Cat scratch disease encephalopathy in an immunocompetent patient.
ABSTRACT Cat scratch disease (CSD) is typically a self-limited regional lymphadenopathy in children and young adults that is caused by Bartonella henselae. The majority of CSD cases resolve spontaneously; however, many systemic complications have been described. We report an unusual case of CSD presenting as an epitrochlear arm mass and complicated by encephalopathy. Identification of B. henselae DNA in the affected lymph node and cerebrospinal fluid confirmed the diagnosis of CSD. Systemic antibiotic therapy was administered and the patient improved without any neurological deficit.
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ABSTRACT: Visceral involvement in absence of lymphadenopathy is a rare manifestation in cat scratch disease; hepatic granulomas are rare, representing 0.3% of systemic manifestations of cat scratch disease, and gallbladder extension is a singular case. The present article refers to 2 rare cases of visceral cat scratch disease in immunocompetent adults with hepatic granulomatous inflammation, caused by Bartonella henselae infection, with gallbladder involvement in 1 case and no lymphadenopathy. Histological features demonstrated the presence of inflammatory necrotizing granulomatous nonneoplastic process. Molecular studies (polymerase chain reaction) were performed to confirm the infectious etiology.International Journal of Surgical Pathology 11/2006; 14(4):349-54. DOI:10.1177/1066896906291780 · 0.96 Impact Factor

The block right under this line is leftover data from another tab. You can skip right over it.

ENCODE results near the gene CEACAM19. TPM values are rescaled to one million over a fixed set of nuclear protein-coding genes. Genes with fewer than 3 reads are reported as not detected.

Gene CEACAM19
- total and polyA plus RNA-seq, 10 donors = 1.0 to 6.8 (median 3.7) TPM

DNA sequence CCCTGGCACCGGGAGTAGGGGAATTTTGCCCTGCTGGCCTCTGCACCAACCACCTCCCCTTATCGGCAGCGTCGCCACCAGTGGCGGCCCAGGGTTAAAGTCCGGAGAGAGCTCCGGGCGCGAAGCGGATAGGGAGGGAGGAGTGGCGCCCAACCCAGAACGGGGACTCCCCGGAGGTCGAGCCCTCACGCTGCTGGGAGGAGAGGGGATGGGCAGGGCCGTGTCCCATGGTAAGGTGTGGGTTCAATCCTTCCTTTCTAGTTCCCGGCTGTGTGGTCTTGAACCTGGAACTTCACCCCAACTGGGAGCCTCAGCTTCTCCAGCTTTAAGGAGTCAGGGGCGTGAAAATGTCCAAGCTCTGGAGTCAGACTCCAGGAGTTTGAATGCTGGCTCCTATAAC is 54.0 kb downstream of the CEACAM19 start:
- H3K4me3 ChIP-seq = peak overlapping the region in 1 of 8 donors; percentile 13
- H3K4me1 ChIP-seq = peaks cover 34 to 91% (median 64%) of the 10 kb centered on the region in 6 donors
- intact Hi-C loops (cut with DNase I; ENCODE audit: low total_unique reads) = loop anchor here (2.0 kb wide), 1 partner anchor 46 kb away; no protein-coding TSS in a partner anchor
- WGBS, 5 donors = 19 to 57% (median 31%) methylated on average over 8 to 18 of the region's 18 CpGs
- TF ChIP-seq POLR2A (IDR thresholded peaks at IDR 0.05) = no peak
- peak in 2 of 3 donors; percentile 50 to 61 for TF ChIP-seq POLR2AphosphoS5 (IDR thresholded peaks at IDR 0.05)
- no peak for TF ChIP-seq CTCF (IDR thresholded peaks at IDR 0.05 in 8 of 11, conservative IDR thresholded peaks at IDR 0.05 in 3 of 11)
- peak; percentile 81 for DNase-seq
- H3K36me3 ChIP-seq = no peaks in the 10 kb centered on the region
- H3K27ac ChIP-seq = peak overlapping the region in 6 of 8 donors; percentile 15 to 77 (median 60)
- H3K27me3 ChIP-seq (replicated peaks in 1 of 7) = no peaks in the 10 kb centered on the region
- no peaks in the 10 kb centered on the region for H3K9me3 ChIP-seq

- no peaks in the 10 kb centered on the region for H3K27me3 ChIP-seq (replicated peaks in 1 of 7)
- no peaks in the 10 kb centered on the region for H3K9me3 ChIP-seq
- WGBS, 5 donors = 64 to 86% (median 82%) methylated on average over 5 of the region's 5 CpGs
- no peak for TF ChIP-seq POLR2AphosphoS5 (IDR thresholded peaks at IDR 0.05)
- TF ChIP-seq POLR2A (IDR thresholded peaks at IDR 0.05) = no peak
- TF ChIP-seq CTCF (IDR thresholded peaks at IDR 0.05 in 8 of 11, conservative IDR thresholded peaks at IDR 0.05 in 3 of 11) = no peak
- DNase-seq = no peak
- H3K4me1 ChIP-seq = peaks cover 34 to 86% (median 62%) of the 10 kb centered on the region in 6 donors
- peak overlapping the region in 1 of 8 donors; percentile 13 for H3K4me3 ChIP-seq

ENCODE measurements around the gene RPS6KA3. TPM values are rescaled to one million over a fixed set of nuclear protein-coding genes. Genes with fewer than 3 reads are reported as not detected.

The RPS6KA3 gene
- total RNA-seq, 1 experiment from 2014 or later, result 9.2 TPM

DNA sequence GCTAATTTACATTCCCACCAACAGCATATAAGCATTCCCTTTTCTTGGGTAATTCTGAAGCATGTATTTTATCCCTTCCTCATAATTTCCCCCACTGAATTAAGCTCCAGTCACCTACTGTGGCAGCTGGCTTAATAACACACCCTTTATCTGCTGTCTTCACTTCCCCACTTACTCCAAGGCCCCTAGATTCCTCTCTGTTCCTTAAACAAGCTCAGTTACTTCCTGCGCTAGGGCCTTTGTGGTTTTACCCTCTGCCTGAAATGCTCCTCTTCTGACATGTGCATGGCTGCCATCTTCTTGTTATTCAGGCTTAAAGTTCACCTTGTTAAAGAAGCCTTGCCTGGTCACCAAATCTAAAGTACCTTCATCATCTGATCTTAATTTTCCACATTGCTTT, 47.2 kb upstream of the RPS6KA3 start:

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ABSTRACT: We detected infection with a Bartonella species (B. henselae or B. vinsonii subsp. berkhoffii) in blood samples from six immunocompetent patients who presented with a chronic neurological or neurocognitive syndrome including seizures, ataxia, memory loss, and/or tremors. Each of these patients had substantial animal contact or recent arthropod exposure as a potential risk factor for Bartonella infection. Additional studies should be performed to clarify the potential role of Bartonella spp. as a cause of chronic neurological and neurocognitive dysfunction.Journal of clinical microbiology 09/2008; 46(9):2856-61. DOI:10.1128/JCM.00832-08 · 4.23 Impact Factor
- Pediatrics International 01/2009; 50(6):823-4. DOI:10.1111/j.1442-200X.2008.02747.x · 0.73 Impact Factor